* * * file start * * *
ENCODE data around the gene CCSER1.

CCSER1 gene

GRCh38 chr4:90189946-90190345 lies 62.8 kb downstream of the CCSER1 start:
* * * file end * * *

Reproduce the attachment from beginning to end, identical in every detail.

ENCODE data around the gene CCSER1.

CCSER1 gene

GRCh38 chr4:90189946-90190345 lies 62.8 kb downstream of the CCSER1 start: